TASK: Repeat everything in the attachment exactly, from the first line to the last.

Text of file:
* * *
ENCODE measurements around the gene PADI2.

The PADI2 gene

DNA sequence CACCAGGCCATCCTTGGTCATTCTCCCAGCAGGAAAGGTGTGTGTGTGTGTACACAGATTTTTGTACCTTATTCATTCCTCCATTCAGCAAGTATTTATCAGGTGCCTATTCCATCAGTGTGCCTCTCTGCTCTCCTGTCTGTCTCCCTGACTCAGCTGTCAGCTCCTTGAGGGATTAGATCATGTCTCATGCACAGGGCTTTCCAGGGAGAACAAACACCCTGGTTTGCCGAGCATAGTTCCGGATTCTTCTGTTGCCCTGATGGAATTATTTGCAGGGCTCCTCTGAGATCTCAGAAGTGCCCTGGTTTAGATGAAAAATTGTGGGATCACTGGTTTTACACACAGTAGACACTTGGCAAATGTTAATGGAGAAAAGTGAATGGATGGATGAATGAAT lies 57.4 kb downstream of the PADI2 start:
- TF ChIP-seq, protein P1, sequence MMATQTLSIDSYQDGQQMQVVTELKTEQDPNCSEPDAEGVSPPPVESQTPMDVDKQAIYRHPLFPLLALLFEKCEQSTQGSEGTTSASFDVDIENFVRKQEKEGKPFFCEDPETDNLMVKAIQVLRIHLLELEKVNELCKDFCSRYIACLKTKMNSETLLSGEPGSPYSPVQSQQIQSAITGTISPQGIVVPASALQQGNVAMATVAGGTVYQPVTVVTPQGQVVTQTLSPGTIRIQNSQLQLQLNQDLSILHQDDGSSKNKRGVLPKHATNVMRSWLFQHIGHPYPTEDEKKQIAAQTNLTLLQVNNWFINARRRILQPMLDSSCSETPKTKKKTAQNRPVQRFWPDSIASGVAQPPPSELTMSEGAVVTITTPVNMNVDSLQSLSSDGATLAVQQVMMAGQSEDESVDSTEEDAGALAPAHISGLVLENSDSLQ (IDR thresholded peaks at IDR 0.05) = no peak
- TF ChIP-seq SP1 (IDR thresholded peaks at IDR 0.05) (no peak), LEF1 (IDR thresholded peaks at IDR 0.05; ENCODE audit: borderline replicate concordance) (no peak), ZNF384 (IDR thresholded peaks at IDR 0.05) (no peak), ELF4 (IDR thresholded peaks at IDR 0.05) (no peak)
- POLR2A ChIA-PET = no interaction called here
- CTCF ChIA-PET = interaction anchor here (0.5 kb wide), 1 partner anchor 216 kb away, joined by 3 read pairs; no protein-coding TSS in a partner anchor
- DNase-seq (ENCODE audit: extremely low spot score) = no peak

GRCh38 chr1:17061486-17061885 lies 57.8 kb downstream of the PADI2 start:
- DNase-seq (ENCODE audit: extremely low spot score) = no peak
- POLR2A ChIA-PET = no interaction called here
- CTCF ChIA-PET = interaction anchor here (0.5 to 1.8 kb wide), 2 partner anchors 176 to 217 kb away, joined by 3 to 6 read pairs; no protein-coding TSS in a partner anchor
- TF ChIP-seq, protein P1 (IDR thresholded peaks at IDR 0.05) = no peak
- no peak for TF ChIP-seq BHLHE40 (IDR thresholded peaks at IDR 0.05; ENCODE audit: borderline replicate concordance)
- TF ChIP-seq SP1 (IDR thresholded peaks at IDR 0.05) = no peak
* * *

ENCODE measurements around the gene PADI2.

The PADI2 gene

DNA sequence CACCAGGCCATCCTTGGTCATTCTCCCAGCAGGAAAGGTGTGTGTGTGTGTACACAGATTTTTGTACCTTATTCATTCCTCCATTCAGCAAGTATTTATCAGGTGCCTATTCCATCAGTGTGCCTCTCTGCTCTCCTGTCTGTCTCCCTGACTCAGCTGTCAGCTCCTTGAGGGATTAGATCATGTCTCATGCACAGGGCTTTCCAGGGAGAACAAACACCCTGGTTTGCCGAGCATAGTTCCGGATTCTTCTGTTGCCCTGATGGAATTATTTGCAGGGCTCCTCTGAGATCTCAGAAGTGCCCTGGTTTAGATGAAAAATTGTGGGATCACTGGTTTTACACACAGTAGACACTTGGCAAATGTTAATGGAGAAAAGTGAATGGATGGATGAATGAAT lies 57.4 kb downstream of the PADI2 start:
- TF ChIP-seq, protein P1, sequence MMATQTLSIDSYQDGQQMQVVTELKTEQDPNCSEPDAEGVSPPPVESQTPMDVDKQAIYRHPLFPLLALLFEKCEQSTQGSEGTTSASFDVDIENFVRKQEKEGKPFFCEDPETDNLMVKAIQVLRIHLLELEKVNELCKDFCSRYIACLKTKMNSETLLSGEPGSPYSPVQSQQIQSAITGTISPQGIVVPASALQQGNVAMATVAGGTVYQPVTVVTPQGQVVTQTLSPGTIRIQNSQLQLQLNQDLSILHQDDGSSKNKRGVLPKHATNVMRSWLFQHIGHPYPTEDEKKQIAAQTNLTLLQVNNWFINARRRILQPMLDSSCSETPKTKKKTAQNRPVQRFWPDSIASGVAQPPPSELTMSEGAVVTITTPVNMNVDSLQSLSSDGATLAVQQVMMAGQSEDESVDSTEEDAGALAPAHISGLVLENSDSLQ (IDR thresholded peaks at IDR 0.05) = no peak
- TF ChIP-seq SP1 (IDR thresholded peaks at IDR 0.05) (no peak), LEF1 (IDR thresholded peaks at IDR 0.05; ENCODE audit: borderline replicate concordance) (no peak), ZNF384 (IDR thresholded peaks at IDR 0.05) (no peak), ELF4 (IDR thresholded peaks at IDR 0.05) (no peak)
- POLR2A ChIA-PET = no interaction called here
- CTCF ChIA-PET = interaction anchor here (0.5 kb wide), 1 partner anchor 216 kb away, joined by 3 read pairs; no protein-coding TSS in a partner anchor
- DNase-seq (ENCODE audit: extremely low spot score) = no peak

GRCh38 chr1:17061486-17061885 lies 57.8 kb downstream of the PADI2 start:
- DNase-seq (ENCODE audit: extremely low spot score) = no peak
- POLR2A ChIA-PET = no interaction called here
- CTCF ChIA-PET = interaction anchor here (0.5 to 1.8 kb wide), 2 partner anchors 176 to 217 kb away, joined by 3 to 6 read pairs; no protein-coding TSS in a partner anchor
- TF ChIP-seq, protein P1 (IDR thresholded peaks at IDR 0.05) = no peak
- no peak for TF ChIP-seq BHLHE40 (IDR thresholded peaks at IDR 0.05; ENCODE audit: borderline replicate concordance)
- TF ChIP-seq SP1 (IDR thresholded peaks at IDR 0.05) = no peak